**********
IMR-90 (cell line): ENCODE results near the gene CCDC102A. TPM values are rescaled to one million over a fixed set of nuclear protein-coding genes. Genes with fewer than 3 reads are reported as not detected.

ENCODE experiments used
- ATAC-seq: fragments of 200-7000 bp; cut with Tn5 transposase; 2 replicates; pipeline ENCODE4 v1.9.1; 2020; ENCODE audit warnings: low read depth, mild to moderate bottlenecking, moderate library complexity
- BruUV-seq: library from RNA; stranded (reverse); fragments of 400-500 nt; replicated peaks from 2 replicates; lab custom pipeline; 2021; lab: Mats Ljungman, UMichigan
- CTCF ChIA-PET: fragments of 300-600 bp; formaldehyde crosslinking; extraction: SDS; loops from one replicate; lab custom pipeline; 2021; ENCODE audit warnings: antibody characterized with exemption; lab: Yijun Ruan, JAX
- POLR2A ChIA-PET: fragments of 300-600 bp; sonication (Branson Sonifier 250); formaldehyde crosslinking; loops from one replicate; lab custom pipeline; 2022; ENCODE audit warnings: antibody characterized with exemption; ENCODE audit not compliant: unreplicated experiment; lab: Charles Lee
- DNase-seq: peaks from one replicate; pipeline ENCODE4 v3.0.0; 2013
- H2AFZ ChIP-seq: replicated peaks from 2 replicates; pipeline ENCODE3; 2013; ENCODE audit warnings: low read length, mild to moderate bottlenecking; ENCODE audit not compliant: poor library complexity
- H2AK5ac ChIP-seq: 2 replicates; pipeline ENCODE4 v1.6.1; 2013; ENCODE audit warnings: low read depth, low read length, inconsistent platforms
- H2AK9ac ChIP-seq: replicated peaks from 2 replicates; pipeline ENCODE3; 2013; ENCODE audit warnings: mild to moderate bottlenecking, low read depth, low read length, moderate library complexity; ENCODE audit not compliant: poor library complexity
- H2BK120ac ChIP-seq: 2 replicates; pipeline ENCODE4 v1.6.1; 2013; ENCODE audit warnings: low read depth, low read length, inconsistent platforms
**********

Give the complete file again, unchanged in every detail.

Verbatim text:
IMR-90 (cell line): ENCODE results near the gene CCDC102A. TPM values are rescaled to one million over a fixed set of nuclear protein-coding genes. Genes with fewer than 3 reads are reported as not detected.

ENCODE experiments used
- ATAC-seq: fragments of 200-7000 bp; cut with Tn5 transposase; 2 replicates; pipeline ENCODE4 v1.9.1; 2020; ENCODE audit warnings: low read depth, mild to moderate bottlenecking, moderate library complexity
- BruUV-seq: library from RNA; stranded (reverse); fragments of 400-500 nt; replicated peaks from 2 replicates; lab custom pipeline; 2021; lab: Mats Ljungman, UMichigan
- CTCF ChIA-PET: fragments of 300-600 bp; formaldehyde crosslinking; extraction: SDS; loops from one replicate; lab custom pipeline; 2021; ENCODE audit warnings: antibody characterized with exemption; lab: Yijun Ruan, JAX
- POLR2A ChIA-PET: fragments of 300-600 bp; sonication (Branson Sonifier 250); formaldehyde crosslinking; loops from one replicate; lab custom pipeline; 2022; ENCODE audit warnings: antibody characterized with exemption; ENCODE audit not compliant: unreplicated experiment; lab: Charles Lee
- DNase-seq: peaks from one replicate; pipeline ENCODE4 v3.0.0; 2013
- H2AFZ ChIP-seq: replicated peaks from 2 replicates; pipeline ENCODE3; 2013; ENCODE audit warnings: low read length, mild to moderate bottlenecking; ENCODE audit not compliant: poor library complexity
- H2AK5ac ChIP-seq: 2 replicates; pipeline ENCODE4 v1.6.1; 2013; ENCODE audit warnings: low read depth, low read length, inconsistent platforms
- H2AK9ac ChIP-seq: replicated peaks from 2 replicates; pipeline ENCODE3; 2013; ENCODE audit warnings: mild to moderate bottlenecking, low read depth, low read length, moderate library complexity; ENCODE audit not compliant: poor library complexity
- H2BK120ac ChIP-seq: 2 replicates; pipeline ENCODE4 v1.6.1; 2013; ENCODE audit warnings: low read depth, low read length, inconsistent platforms